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Terry's Peace Corps Experience: Uralsk, Kazakhstan

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aktau beach


By Angela Davis, KAZ 14 Volunteer

Aktau is a relatively new, relatively prosperous city in Kazakhstan . It was built just over 40 years ago, as a model Soviet city, called Shevchenko. Completely master-planned its original economy was based on uranium mining, and thus it was a closed city. Today the place revolves around the booming oil industry. Names such as Chevron Texaco, BP, and Halliburton are commonplace in Aktau. Because of all of the international investment in the area, there are many, many expats living here coming from the US , Britain , The Netherlands, and the Caucasus region. Nowadays in Aktau, all the signs are printed in Kazakh, Russian, and then English.

This is also one of the most remote cities in the nation. It's situated on the Mangishlak peninsula, surrounded by the Caspian Sea on one side, and the Ustyurt Desert on the other. It's about a 20-hour train ride to the next major city (or an overnight boat ride to Baku, Azerbaijan.) Because of its location right on the Sea, Aktau is lucky enough to have one of the mildest climates in the country. In the winter it rarely snows, and in the summer it's hot, but not nearly as extreme as some of the other more southerly, landlocked cities. Being right on the sea has other advantages as well. There's great caviar for very cheap prices, amazing fish shashlik (Kazakhstan's kebabs,) seaside cafes, swimming all summer, and, although they're covered with broken glass and garbage, there are even beaches to lay out on.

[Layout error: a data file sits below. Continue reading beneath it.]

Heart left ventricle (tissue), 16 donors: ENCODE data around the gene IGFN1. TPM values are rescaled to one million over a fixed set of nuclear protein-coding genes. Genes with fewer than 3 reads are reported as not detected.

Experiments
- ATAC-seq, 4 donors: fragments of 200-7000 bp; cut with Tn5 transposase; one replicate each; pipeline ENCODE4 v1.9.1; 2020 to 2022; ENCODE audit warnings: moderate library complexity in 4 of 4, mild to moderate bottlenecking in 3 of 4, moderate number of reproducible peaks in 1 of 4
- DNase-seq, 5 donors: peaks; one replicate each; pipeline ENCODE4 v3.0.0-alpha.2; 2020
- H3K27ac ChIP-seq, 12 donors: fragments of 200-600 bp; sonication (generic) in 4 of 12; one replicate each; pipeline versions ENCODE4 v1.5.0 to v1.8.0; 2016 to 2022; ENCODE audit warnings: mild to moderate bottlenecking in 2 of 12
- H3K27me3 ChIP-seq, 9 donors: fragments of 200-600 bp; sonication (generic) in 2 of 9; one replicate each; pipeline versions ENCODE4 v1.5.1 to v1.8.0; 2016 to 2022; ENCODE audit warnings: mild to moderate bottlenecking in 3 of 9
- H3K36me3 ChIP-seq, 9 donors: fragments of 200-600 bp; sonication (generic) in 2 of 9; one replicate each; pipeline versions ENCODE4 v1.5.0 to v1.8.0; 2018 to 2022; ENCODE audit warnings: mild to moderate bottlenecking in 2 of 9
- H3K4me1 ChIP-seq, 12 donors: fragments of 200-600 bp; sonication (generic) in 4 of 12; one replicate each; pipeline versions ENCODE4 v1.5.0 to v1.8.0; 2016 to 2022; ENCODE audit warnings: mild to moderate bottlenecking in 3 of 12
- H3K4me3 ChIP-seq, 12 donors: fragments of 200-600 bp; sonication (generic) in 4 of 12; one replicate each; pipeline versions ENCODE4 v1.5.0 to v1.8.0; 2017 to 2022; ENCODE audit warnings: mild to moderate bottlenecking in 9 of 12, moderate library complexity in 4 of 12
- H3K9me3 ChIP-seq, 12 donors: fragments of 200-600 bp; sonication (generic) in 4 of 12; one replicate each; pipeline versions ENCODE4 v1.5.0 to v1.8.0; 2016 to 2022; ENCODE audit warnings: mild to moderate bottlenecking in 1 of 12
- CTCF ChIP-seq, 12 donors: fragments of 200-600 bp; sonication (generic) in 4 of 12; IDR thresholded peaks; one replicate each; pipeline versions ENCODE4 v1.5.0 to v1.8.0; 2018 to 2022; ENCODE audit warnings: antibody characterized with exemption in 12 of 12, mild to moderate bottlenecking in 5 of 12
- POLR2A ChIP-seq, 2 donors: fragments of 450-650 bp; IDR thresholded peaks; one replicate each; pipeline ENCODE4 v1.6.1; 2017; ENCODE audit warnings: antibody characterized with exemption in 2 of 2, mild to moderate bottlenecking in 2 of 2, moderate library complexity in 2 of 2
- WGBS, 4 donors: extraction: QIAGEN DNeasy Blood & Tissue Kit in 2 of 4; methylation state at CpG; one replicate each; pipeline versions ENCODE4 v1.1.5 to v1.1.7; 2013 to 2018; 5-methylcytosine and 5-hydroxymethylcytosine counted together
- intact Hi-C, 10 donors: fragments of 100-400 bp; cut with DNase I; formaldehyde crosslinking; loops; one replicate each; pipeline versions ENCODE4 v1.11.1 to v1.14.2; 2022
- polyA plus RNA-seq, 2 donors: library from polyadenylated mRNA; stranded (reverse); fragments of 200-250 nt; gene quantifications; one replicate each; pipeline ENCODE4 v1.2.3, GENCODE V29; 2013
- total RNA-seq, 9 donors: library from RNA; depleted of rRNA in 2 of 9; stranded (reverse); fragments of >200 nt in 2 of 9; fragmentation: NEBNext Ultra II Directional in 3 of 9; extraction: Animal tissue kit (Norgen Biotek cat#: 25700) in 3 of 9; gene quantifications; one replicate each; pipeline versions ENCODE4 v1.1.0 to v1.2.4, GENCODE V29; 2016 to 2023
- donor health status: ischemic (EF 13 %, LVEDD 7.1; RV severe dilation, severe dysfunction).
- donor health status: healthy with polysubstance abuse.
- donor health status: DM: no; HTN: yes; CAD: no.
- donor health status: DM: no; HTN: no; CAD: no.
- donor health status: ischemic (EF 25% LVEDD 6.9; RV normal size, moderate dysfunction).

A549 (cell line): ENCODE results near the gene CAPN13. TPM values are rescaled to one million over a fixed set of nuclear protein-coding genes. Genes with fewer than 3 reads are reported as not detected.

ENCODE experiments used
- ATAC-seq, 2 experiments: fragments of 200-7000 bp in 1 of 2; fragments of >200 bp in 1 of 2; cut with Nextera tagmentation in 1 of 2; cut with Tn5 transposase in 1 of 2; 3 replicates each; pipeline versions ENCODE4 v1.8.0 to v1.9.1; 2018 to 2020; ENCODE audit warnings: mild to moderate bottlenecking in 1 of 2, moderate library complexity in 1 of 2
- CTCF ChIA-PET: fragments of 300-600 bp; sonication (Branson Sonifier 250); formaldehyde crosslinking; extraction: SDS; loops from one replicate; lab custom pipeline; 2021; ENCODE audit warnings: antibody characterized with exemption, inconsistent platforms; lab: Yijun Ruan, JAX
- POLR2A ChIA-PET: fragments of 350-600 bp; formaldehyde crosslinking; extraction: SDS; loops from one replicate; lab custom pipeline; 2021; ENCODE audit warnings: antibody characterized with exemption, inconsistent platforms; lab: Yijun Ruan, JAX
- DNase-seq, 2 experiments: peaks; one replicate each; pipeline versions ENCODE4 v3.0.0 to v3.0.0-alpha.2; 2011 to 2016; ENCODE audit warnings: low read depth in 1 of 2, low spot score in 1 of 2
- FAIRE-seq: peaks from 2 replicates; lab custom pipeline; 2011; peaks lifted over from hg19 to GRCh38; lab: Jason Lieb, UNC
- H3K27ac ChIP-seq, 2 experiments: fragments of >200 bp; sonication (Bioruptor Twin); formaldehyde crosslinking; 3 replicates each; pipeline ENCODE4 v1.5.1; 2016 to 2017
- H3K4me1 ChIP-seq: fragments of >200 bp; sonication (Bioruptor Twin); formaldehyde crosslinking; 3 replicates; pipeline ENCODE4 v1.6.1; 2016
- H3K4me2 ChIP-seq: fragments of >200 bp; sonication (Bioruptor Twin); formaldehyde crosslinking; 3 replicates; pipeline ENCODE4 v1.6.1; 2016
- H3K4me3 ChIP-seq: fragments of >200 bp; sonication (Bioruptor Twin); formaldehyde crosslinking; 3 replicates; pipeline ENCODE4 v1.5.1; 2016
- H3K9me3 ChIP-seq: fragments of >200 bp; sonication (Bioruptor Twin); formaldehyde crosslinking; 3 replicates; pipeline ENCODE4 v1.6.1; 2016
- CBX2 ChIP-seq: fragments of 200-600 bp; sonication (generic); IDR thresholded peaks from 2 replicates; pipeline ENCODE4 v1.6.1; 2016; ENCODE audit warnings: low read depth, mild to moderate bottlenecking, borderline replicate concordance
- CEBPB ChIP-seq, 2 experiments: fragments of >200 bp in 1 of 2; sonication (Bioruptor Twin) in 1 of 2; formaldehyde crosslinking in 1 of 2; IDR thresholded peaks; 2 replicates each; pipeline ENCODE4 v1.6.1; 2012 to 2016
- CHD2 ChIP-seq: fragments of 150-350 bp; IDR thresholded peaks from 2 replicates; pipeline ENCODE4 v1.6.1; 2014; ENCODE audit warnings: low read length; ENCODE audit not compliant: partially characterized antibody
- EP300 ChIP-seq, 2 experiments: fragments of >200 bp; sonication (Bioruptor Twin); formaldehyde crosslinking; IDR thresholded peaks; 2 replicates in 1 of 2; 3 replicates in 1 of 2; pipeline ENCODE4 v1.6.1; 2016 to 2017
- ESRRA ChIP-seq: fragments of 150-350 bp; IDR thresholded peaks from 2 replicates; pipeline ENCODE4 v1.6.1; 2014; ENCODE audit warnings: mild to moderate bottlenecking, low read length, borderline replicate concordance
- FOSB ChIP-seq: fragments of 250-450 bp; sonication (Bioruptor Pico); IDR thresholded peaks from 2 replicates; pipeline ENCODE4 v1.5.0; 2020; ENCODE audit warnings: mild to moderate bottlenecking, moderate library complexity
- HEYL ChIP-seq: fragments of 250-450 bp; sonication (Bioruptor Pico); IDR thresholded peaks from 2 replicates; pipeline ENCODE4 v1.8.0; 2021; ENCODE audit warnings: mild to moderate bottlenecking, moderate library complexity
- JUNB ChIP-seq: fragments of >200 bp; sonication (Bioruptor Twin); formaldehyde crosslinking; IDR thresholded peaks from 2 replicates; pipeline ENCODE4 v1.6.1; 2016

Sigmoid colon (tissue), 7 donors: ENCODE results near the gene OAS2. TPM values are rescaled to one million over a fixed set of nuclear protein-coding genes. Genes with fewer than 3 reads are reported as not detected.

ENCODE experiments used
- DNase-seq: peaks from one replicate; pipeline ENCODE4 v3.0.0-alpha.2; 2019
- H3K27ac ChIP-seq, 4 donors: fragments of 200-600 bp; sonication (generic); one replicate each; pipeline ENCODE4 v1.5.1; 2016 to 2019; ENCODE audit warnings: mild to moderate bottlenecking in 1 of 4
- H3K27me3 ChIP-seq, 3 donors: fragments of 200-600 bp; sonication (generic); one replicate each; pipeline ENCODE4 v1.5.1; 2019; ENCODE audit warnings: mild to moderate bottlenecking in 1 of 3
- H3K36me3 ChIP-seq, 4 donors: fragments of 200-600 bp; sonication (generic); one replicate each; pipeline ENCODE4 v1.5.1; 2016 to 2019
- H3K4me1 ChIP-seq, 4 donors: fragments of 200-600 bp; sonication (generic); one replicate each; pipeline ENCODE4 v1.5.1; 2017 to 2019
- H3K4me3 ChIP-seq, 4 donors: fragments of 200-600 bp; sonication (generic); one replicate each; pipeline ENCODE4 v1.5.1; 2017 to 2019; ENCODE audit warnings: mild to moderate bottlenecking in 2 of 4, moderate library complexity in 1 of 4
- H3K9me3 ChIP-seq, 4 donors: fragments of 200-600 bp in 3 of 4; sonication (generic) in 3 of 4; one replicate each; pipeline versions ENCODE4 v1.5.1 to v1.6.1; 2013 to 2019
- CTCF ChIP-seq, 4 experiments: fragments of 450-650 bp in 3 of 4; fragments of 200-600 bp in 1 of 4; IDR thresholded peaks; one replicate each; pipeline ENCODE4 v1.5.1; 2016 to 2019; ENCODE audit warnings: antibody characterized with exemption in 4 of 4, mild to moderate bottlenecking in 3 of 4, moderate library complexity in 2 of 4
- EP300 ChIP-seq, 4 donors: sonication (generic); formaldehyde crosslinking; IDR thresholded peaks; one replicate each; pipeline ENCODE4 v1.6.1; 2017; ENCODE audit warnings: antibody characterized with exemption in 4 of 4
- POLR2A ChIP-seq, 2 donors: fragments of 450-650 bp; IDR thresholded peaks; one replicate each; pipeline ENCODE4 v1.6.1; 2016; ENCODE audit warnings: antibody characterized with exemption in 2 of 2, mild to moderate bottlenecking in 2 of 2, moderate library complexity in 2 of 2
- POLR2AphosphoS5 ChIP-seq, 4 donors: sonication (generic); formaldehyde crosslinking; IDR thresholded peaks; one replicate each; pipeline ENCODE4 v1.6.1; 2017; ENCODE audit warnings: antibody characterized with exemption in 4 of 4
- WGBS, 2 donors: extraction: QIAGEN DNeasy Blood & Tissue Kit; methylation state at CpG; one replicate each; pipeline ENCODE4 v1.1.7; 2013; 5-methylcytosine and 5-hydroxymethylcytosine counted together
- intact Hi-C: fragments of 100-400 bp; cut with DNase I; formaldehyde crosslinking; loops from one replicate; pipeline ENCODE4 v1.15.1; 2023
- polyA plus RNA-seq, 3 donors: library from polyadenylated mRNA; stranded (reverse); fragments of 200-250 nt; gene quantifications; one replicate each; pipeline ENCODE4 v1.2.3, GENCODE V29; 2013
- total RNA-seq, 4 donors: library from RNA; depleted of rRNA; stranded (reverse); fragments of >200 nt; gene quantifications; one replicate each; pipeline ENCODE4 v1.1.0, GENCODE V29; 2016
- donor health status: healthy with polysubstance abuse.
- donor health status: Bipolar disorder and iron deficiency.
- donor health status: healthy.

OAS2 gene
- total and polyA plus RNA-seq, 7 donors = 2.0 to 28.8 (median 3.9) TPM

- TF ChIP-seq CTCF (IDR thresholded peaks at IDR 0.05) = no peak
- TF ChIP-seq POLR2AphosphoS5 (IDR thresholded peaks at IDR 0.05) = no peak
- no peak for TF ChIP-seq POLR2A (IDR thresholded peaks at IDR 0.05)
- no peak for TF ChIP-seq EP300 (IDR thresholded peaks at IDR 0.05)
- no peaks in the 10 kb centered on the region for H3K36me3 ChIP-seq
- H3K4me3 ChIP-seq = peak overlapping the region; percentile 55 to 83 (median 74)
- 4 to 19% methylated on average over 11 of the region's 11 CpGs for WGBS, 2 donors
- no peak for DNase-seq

The city itself is very compact, with a population of about 150,000, you can walk completely across it in under forty minutes. Three quarters of the buildings are old Soviet-built drab apartment blocks, and the other quarter consists of the new, flashy, oil-money sponsored office and hotel buildings. It's a strange mix to see. Recently, in an international investors forum that was held in Kazakhstan, the President of the Republic announced the allocation of huge amounts of government funds, into the region's infrastructure building projects. This means that there will soon actually be a drivable road from Aktau to Atyrau (the nation's other big oil city,) and possibly a more direct train route to the city from other parts of the country.

Summer is definitely the time to be in Aktau. Come this time of year, it's a very lazy place to be, and not much gets done except swimming and beer drinking. Every evening (weekdays included) the beachfront cafes fill up and the city's residents stroll the seaside, have dinner, and then spend the evening drinking and socializing on the outdoor patios. The Caspian is warm enough to swim in from June until early September, and during this time there are also catamarans and paddleboats for rent on the beach. Besides the beach and the cafes, there are bowling alleys, movie theatres, and a couple good shopping centers.

Peace Corps is not very active in the Mangistau Oblast (The region containing Aktau) and there are, at any time, no more than three volunteers in the entire area. The expat population, and huge amount of English speakers in Aktau make up for the lack of fellow volunteers though. There are plenty of project opportunities, NGOs to work with, and oil money to fund projects in this city. As far as Kazakhstan goes, it seems like Aktau is the place to be right now. It has huge potential, and the standard of living is on the rise for its residents. I'm very, very glad that I was assigned to this city.

Photos of Aktau

By Angela Davis -- KAZ 14




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